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September 2, 2014 | NPR · At a Labor Day picnic in Milwaukee, the president accused the GOP of blocking economic initiatives. He urged the sympathetic union audience to turn their frustration into political action in November.
 
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September 2, 2014 | NPR · The city's plan to restructure its debt has been praised as a creative way to protect both pensioners and its art museum. But some creditors — and residents — feel like they're being railroaded.
 
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September 2, 2014 | NPR · A company called WTAS is reviving the defunct accounting firm's name and hoping clients have forgotten its associations with the Enron scandal.
 

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September 2, 2014 | NPR · The Islamist extremist group Islamic State has released a new video that purports to show the beheading of an American journalist named Steven Sotloff. Two weeks ago, the group threatened to kill Sotloff in a video depicting the beheading of James Foley, another American journalist.
 
September 2, 2014 | NPR · In response to unrest in eastern Ukraine, NATO is considering forming a rapid reaction force — a topic that will be discussed at a summit this week in Wales. But how will Russia react, and is this the right move for the alliance? To learn more, Audie Cornish speaks with Steven Pifer, the director of Arms Control and Non-Proliferation Initiative at the Brookings Institution.
 
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September 2, 2014 | NPR · The Pentagon has been transferring mine-resistant, ambush-protected vehicles to local police. Built to protect U.S. forces from roadside bomb blasts at war, these huge vehicles aren't always welcome.
 

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August 30, 2014 | NPR · Ukrainian forces are defending the port city of Novoazovsk from what they say is a Russian invasion. Scott Simon talks to correspondent Soraya Sarhaddi Nelson.
 

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August 31, 2014 | NPR · Immigration remains one of the most challenging issues for President Obama. Political correspondent Mara Liasson discusses the political cost of the choices before him with Linda Wertheimer.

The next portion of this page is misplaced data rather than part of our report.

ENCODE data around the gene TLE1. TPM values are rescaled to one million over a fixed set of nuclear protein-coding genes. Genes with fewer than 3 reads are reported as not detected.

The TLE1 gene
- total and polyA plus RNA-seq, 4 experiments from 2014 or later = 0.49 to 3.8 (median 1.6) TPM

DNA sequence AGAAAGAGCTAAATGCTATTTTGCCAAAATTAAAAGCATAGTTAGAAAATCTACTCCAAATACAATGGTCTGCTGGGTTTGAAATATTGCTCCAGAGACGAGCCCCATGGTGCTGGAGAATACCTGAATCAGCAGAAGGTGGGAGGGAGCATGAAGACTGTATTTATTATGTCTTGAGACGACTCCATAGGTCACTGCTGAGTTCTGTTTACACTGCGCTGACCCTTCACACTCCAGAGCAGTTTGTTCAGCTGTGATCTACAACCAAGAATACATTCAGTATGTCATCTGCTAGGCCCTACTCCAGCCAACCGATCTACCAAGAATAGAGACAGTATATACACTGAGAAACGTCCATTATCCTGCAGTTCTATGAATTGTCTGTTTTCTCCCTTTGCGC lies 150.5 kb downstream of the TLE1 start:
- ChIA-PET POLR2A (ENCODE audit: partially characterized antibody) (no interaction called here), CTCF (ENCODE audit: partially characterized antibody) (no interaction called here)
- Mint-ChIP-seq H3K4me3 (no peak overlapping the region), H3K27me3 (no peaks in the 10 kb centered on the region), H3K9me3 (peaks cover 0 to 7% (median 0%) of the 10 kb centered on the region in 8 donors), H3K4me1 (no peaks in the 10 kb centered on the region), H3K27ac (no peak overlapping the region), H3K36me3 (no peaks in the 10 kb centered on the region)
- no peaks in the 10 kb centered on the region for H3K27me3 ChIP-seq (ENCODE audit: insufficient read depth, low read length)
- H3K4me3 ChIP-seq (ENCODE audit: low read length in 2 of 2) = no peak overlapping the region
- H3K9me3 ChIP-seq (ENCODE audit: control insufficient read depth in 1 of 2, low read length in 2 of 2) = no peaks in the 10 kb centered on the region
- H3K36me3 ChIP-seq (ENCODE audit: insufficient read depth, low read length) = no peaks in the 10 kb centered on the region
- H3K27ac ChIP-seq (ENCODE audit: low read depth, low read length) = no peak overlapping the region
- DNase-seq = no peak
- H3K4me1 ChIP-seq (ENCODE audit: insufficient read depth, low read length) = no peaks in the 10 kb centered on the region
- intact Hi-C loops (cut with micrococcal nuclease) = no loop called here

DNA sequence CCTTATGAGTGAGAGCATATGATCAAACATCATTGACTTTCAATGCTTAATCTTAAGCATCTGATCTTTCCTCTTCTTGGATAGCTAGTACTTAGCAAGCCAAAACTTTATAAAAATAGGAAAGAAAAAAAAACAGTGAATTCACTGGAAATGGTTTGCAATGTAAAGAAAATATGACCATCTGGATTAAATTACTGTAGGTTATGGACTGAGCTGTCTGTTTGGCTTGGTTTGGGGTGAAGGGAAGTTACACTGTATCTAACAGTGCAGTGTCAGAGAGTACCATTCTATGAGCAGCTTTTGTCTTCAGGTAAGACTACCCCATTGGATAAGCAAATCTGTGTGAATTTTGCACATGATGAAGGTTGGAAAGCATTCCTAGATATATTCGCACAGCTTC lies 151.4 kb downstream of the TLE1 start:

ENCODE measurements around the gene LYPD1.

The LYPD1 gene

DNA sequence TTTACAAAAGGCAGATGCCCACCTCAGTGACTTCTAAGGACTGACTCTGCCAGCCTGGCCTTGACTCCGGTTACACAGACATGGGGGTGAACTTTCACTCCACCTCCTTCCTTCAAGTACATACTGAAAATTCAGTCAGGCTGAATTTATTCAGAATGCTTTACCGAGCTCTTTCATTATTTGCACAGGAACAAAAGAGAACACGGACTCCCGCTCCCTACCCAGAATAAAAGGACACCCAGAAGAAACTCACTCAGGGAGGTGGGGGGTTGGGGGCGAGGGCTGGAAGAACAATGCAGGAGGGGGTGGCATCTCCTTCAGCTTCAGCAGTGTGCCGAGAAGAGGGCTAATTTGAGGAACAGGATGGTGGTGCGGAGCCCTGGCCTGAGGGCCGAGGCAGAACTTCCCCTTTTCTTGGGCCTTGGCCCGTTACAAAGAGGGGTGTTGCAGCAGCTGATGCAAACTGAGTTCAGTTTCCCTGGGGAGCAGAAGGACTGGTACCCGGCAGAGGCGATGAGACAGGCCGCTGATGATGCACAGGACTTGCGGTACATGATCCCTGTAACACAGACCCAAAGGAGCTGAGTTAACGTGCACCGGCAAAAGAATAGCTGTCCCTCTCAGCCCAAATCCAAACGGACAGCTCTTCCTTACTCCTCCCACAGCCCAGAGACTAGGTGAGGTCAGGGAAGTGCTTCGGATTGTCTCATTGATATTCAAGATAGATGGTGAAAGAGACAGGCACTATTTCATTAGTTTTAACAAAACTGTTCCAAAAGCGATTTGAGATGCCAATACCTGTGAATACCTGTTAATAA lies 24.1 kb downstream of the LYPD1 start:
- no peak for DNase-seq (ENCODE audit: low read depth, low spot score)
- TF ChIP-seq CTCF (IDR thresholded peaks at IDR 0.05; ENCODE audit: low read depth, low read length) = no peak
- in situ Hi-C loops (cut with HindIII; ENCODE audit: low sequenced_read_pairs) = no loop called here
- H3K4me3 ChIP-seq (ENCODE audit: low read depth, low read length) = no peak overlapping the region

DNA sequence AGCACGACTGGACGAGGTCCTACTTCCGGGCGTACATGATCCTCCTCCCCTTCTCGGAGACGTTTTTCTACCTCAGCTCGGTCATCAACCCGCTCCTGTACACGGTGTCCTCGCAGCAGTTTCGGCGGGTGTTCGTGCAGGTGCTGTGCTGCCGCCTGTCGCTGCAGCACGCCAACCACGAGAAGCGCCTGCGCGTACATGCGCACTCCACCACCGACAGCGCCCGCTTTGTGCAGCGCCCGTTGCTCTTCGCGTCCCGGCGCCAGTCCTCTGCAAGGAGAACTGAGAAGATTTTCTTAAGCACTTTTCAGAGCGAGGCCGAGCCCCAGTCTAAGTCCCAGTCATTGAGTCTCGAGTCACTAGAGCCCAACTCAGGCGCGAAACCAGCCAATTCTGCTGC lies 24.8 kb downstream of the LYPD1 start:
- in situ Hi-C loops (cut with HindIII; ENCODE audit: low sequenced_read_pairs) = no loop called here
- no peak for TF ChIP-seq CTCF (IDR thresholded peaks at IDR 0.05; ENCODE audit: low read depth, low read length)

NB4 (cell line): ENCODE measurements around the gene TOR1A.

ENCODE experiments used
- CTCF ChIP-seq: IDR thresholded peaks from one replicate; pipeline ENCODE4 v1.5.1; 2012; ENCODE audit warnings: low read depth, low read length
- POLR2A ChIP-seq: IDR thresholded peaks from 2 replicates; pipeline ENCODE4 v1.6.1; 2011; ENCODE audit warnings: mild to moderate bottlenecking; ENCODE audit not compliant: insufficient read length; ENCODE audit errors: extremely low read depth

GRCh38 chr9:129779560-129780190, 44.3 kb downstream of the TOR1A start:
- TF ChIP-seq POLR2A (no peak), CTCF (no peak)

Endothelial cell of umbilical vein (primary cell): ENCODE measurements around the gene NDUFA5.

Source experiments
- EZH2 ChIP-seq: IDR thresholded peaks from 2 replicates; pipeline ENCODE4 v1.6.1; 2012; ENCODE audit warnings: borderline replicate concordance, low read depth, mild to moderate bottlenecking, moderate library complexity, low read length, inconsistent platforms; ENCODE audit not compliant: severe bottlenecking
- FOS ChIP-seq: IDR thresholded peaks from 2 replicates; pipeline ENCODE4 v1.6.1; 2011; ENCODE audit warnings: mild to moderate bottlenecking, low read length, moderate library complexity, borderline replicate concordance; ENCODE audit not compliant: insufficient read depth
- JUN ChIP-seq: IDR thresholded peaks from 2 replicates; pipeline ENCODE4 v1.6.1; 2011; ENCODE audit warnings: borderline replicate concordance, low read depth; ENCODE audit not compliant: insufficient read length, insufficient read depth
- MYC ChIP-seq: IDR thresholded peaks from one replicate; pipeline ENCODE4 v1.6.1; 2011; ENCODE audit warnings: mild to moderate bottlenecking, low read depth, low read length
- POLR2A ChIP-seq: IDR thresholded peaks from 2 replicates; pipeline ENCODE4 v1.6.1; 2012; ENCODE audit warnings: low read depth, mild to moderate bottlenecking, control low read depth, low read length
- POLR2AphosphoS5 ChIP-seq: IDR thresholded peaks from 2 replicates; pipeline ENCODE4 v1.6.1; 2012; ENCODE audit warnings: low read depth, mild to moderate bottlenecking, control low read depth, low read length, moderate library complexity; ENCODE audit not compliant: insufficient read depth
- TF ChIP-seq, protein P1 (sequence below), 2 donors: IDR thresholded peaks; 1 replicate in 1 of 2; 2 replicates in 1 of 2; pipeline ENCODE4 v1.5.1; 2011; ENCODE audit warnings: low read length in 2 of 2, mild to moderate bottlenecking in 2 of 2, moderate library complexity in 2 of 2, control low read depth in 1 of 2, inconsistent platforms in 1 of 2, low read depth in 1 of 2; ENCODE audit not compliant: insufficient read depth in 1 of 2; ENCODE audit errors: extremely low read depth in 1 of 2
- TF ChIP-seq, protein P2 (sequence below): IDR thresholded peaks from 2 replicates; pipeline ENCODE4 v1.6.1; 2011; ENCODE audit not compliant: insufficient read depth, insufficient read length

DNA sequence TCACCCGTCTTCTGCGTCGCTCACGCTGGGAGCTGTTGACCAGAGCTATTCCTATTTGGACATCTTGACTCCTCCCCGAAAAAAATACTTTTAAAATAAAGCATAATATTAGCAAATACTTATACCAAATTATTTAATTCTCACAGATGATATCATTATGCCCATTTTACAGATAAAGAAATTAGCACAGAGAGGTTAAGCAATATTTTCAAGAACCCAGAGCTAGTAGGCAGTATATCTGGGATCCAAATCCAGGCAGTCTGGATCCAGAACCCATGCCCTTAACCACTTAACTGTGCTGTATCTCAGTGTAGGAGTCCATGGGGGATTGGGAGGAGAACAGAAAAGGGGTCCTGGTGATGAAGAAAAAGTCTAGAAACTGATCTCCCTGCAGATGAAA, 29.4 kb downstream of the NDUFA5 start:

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The Opinion Page

Jun 10, 2013 — The man who leaked details of two secret U.S. surveillance programs told The Guardian that he hopes to trigger a national debate about the NSA programs that gathered phone and Internet records. NPR's Neal Conan reads from a range of reaction to the leaks and the motives of the leaker.
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Jun 3, 2013 — Midnight dinner service will be canceled at Camp Leatherneck in Afghanistan in June. Officials say it's part of the drawdown process, and though it might not sound like a big deal, former U.S. Army paratrooper David Brown says Marines at Camp Leatherneck stand to lose more than just food.
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May 20, 2013 — Prominent women such as Facebook's Sheryl Sandberg and Yahoo's Marissa Mayer are proving that women are finding their place at the table. But in an op-ed for The New York Times, former programmer Ellen Ullman argues that women in the field today face "a new, more virile and virulent sexism."
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May 6, 2013 — Job seekers often rely on friends, family members and other connections to land jobs. Nancy DiTomaso, professor at Rutgers Business School, explains her research that shows that such seemingly harmless favoritism in networking is driving black unemployment in the U.S.
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Apr 29, 2013 — The Boston Police Department and cooperating law enforcement entities were praised for working together to track down suspects in the marathon bombings. Boston Globe columnist Joan Vennochi asks whether police could have done more in the months, weeks, and even hours before the explosions.
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Apr 22, 2013 — Investigators in the Boston Marathon bombings were able to identify the suspects using footage from surveillance cameras. Some believe that this shows the need for surveillance cameras in public spaces, while others believe that such cameras encroach on our civil liberties.
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Apr 15, 2013 — Chilean poet Pablo Neruda was exhumed in early April, with the goal of discovering whether the poet's death was from prostate cancer or poison. In a The New York Times op-ed, Amherst College professor Ilan Stavans argues that Neruda's legacy is more important than the way he died.
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Apr 8, 2013 — Law professor Thane Rosenbaum says it's time for Americans to be honest about the role revenge plays in our lives. "The distinction between justice and vengeance is false," he writes in The Chronicle of Higher Education. "A call for justice is always a cry for revenge."
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Apr 1, 2013Washington Post deputy editorial page editor Jackson Diehl says that the Iraq War taught him a lot about how we should deal with the civil war in Syria. In an op-ed he argues that without U.S. intervention, Syria could produce "a much worse humanitarian disaster" than Iraq.
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Mar 25, 2013 — Google's driverless cars have traveled more than 300,000 miles in real world conditions without any accidents. Advances in this technology raise questions about the future of U.S. transportation industries. In the Washington Times, Joshua Jacobs, Conservative Future Project, says a fight lies ahead.
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